+ David Simon: “If this fearmongering, racist shitsquib of a president thinks tax-supported busloads of people trying for a better life in, say, Baltimore are somehow a threat, he’s clueless as to our many empty row houses and our need for fresh citizenry. Bring em all. We need every last soul.”

+ Democratic Presidential Candidates who have visited immigration detention centers since Trump started separating families: Harris, Warren, O’Rourke and Booker. Where are you, Bernard Sanders? (Thanks Charles Davis)

+ John Bolton after announcing harsh new sanctions against Cuba: “Today, we proudly proclaim for all to hear: the Monroe Doctrine is alive and well.”

+ With ongoing combat operations in Iraq, Afghanistan, Syria, Somalia, Yemen, Iraq, threats of invasion against Venezuela, tensions with North Korea, China, Russia, and Iran, and a rising suicide rate among troops, it’s been more than 300 days since a Pentagon spokesperson held an on camera press briefing. Then this week, the Pentagon decided not to declassify the number of nuclear weapons in the US stockpile, a decision that breaks with years of the United States providing nuclear transparency.

+ And you thought the war on pot was ending…Marijuana possession as a share of all arrests nationwide:

1995: 3.4%
2017: 5.7%

+ Armed bounty hunters kicked in the front door of a home in Lolo, Montana, broke into the bedroom, and pointed assault rifles and pistols Eugene Mitchell, his wife, and their four-year old daughter. All this was over a $1,670 fine and a charge of driving with a suspended license.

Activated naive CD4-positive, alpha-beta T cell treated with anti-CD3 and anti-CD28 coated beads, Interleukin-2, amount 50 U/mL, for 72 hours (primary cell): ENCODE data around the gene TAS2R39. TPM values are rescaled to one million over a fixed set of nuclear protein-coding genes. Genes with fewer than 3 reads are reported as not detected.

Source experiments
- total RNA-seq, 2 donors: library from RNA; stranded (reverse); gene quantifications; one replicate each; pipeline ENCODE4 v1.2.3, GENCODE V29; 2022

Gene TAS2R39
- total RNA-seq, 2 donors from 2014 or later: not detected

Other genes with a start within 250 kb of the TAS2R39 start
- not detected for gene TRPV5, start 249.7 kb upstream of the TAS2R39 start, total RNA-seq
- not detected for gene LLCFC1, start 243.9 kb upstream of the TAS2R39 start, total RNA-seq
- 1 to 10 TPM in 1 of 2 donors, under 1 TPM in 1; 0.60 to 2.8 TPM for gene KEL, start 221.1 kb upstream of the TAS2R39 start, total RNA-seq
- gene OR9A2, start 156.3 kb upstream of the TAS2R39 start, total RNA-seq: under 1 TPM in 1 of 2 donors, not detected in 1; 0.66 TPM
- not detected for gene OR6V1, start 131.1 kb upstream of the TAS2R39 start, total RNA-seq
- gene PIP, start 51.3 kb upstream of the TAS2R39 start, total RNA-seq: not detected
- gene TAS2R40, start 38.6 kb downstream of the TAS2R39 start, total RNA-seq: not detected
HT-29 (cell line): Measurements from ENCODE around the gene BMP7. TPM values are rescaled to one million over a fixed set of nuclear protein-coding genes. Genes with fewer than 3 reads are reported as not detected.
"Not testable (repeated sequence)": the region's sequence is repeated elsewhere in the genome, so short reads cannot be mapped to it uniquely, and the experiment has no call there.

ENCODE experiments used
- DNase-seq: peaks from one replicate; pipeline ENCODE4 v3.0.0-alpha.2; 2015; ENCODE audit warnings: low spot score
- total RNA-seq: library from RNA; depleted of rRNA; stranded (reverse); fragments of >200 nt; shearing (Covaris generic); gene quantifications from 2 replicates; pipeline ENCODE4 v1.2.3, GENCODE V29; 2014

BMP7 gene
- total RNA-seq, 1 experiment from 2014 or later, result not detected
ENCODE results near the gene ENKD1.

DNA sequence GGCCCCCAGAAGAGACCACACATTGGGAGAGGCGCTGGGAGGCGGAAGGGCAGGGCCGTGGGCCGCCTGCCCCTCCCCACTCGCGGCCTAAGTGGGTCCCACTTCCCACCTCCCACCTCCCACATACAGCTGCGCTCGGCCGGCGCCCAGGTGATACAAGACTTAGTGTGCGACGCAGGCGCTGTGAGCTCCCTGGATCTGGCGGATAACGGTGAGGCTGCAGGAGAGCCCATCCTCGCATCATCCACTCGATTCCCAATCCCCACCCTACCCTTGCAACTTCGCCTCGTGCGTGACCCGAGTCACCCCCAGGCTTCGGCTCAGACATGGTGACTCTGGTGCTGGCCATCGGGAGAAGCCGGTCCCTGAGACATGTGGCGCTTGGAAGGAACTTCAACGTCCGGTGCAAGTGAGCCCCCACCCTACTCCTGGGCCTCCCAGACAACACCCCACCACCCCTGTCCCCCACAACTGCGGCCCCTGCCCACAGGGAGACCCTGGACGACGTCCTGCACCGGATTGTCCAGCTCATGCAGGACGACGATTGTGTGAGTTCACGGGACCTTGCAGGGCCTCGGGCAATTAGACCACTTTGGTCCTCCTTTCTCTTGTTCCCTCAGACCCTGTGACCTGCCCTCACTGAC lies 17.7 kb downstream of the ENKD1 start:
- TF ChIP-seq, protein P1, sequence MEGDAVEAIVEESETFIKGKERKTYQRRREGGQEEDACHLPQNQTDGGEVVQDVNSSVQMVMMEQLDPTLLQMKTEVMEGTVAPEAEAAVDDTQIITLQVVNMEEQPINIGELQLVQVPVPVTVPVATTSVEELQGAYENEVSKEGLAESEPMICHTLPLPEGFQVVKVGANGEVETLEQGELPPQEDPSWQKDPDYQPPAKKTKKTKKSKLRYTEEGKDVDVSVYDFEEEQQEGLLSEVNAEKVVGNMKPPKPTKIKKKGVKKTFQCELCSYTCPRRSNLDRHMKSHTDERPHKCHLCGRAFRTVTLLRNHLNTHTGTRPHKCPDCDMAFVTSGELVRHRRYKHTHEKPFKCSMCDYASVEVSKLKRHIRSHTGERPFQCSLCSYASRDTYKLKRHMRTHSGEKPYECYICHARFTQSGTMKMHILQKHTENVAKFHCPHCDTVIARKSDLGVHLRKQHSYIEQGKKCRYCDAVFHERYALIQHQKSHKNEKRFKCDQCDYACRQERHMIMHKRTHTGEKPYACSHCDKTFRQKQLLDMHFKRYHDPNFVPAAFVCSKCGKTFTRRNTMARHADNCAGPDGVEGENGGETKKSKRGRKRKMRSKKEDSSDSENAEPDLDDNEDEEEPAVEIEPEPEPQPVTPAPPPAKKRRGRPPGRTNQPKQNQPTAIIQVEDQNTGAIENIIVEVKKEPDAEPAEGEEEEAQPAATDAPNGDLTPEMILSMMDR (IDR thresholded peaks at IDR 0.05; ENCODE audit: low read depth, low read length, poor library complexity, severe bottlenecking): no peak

+ After being harangued by the Trump Administration, the ICC has pulled the plug on its investigation into war crimes by coalition forces in Afghanistan. This has been the problem with the ICC since its inception: the Court exists solely to prosecute the war crimes committed by enemies of the Empire.

+ The second conversion of Norman Podhoretz, from friend of Allen Ginsberg and Nortman Mailer to intellectual sperm donor of the neo-cons to Trump-loving paleo-con, who here commits ideological infanticide against his progeny, brutally shredding Bill Kristol …

+ The Pulitzer Prize committee awarded Aretha Franklin a special posthumous citation prize for her “for her indelible contribution to American music and culture for more than five decades”. But this Pulitzer won’t do Dead Aretha any good and she didn’t need it on her shelf anyway. It’s all about covering the Pulitzer Committee’s ass for not giving her an award while she was alive, while handing out prizes to hacks like Tom Friedman and Peggy Noonan.

+ Like most stories involving the Patriots, the sex-trafficking case involving New England owner Robert Kraft is rapidly “deflating”…

+ Eating like Zizek…

mesmerized by this video of slavoj žižek absolutely demolishing two hot dogs pic.twitter.com/grNOIPfEQn

— Nick Usen (@nickusen) April 16, 2019

+ A Detroit couple is starting a video streaming service that will feature socialist-themed movies and TV shows. Given the amount of time FoxNews devotes to AOC, Murdoch’s network will probably be their stiffest competition for the young socialist demographic ….

+ Opposable thumbs and the proper use of spell-check are what distinguish “humanity” from the rest of the animal kingdom.

+ I learned this useful bit information about the origins of the progressive state of Oregon this morning at the Museum of the Oregon Territory: The first Black Exclusion Law in Oregon, passed in 1844, called for any black person, free or slave, who entered the state to be publicly whipped every six months until they left (or died).

+ What if Rick Perry left the Energy Department and no one missed him or even realized he was gone?